The Unicorn Academy Guide to Amateur Photography (Five): Shutter Speed and Shutter Priority

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Check the mode dial on your camera, and turn it to “S”...this is Shutter Priority mode. Like Aperture Priority, you control one aspect of exposure, and the camera chooses the other based on the setting--along with the available light in the scene and the ISO you’ve set the camera at. With Shutter Priority, you select the shutter you wish to use and the camera will choose the Aperture for you. A typical reason this mode is chosen is that when you are photographing something that is moving fast, you may not have time to constantly adjust manual settings as the subject moves. Situations where you might choose Shutter Priority are sporting events or your dog running around at the dog park.

Shutter speeds are measured in fractions of a second.

I mentioned that I prefer to shoot in manual whenever possible, but Aperture Priority is my second choice. I typically always use Shutter Priority when photographing the animals--especially inside my house where it tends to be low lighting. As a rule of thumb, I never go below 1/60th when my camera isn’t on a tripod because I know there will be hand-held blur, and ideally I’d like to be higher than that to ensure my subjects are in focus. No one should trust that their hands are steady enough to compensate. I’ll set my Shutter to 1/125 (it’s a sweet spot for me) when photographing Bullett and Eowyn, since they cannot keep still unless they are napping.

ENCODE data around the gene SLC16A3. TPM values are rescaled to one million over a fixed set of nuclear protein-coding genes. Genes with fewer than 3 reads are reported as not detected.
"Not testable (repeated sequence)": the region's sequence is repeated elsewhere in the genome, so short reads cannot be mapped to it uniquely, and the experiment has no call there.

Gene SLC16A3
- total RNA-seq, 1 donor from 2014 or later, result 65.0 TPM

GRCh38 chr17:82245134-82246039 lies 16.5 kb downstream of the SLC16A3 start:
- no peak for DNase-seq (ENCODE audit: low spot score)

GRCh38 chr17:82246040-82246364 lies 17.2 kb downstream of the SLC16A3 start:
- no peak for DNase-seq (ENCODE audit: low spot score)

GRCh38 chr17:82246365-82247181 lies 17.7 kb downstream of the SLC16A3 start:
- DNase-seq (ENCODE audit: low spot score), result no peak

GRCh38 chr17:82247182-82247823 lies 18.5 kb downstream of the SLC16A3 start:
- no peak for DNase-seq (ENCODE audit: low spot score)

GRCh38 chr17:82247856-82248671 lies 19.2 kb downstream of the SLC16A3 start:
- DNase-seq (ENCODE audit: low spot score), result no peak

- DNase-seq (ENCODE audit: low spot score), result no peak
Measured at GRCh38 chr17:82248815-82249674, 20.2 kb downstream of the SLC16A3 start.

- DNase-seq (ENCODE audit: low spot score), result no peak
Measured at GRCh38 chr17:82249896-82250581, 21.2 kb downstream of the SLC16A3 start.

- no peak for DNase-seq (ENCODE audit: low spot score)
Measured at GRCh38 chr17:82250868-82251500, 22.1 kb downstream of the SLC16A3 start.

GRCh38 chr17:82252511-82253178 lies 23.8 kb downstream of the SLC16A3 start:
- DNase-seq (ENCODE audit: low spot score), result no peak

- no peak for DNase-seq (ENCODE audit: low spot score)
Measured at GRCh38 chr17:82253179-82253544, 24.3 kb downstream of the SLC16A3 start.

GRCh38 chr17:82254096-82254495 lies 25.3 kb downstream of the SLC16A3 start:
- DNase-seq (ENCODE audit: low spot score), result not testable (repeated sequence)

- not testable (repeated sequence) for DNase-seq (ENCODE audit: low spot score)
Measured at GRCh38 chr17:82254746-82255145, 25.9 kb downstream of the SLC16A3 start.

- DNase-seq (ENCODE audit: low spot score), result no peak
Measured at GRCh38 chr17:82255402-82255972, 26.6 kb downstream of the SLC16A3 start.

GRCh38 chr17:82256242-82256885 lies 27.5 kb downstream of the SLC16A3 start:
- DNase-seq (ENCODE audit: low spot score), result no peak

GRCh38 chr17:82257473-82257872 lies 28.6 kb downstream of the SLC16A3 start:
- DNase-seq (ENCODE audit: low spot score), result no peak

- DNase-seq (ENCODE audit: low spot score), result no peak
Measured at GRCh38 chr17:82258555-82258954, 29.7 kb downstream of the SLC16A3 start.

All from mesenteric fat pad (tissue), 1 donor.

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 The thing about photographing animals is you have to be quick. As you can see....

The thing about photographing animals is you have to be quick. As you can see....

There are many creative ways to shoot with shutter speed, but if you want to freeze a subject in motion and have it be as in-focus as possible to avoid motion blur, then follow the guideline to shoot above 1/500th of a second in order to keep up with the moving subject. You can’t really control your subject’s speed, but you can control the speed of your shutter. The faster the better, but just remember that the higher your shutter speed is set, the lower your aperture will have to be, since a faster shutter doesn’t offer a chance to let as much light in. With Shutter Priority, you don’t have to worry about it as much, because the camera will make those decisions for you. When you are shooting a subject that is moving quickly, take as many shots as possible, hitting the shutter release constantly to have as many options as possible.

As I mentioned in the last post about Aperture Priority, you are letting your camera control one aspect, which means that shooting may not result in perfect exposures much of the time. Once you begin shooting manually, if there is an opportunity to photograph a moving subject multiple times, you may find that you’ll set up good manual settings and continue on with that. We will get to that next time.

Once you’ve practiced with both Aperture and Shutter Priority, you can move on to manual whenever you are ready and feel comfortable. Perhaps you want an image of your dog in action but with a shallow depth of field? Manual will let you control that, since Shutter Priority will choose an aperture for you and the depth of field may not turn out as you would like. Manual mode will mean you make both the decisions of Aperture and Shutter Speed--and this is where the fun really begins.

Sincerely,

The Girl in the Unicorn Pajamas

PS: Don’t forget to tag and share your photos with #UNICORNPHOTOACADEMY as you learn!